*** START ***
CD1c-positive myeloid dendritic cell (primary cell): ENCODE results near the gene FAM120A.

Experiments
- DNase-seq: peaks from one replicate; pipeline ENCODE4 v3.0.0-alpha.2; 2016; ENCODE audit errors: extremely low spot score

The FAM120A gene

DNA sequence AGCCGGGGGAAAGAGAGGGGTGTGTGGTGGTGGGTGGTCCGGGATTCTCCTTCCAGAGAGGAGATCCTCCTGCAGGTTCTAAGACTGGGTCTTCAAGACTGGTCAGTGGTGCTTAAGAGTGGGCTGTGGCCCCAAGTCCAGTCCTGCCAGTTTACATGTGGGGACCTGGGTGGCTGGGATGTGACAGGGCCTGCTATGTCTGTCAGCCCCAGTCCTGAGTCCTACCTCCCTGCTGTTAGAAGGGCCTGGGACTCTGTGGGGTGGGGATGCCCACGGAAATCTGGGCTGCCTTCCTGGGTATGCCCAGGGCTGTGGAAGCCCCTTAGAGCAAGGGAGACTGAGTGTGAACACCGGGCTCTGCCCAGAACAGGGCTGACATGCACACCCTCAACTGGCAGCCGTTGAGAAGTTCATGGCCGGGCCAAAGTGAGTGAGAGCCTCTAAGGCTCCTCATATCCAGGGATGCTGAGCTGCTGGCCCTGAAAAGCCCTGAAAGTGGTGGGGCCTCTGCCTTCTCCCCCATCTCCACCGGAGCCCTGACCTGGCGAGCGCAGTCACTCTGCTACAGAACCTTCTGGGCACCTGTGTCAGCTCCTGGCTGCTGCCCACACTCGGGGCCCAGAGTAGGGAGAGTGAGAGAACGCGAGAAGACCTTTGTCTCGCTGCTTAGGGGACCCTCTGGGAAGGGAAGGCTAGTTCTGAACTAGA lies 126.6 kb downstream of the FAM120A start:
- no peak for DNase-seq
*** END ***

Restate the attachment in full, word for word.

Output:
CD1c-positive myeloid dendritic cell (primary cell): ENCODE results near the gene FAM120A.

Experiments
- DNase-seq: peaks from one replicate; pipeline ENCODE4 v3.0.0-alpha.2; 2016; ENCODE audit errors: extremely low spot score

The FAM120A gene

DNA sequence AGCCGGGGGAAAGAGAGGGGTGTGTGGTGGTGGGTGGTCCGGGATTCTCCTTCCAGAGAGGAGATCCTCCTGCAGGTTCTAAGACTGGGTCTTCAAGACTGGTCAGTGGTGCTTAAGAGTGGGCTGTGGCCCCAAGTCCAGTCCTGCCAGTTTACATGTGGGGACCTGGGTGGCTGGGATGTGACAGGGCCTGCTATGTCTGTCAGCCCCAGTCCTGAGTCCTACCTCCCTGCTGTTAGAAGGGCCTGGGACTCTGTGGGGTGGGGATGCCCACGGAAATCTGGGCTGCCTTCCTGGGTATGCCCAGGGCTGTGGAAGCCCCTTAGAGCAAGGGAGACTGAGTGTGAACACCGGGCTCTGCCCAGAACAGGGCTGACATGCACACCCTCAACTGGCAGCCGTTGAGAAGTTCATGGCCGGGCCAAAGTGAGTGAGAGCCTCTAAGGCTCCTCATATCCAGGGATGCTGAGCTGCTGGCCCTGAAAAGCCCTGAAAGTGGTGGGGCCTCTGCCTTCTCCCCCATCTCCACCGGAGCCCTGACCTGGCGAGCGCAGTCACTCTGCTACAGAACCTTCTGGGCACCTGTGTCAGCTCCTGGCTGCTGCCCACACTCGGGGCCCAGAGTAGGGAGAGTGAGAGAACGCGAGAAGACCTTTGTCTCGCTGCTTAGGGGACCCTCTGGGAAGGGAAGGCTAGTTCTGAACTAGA lies 126.6 kb downstream of the FAM120A start:
- no peak for DNase-seq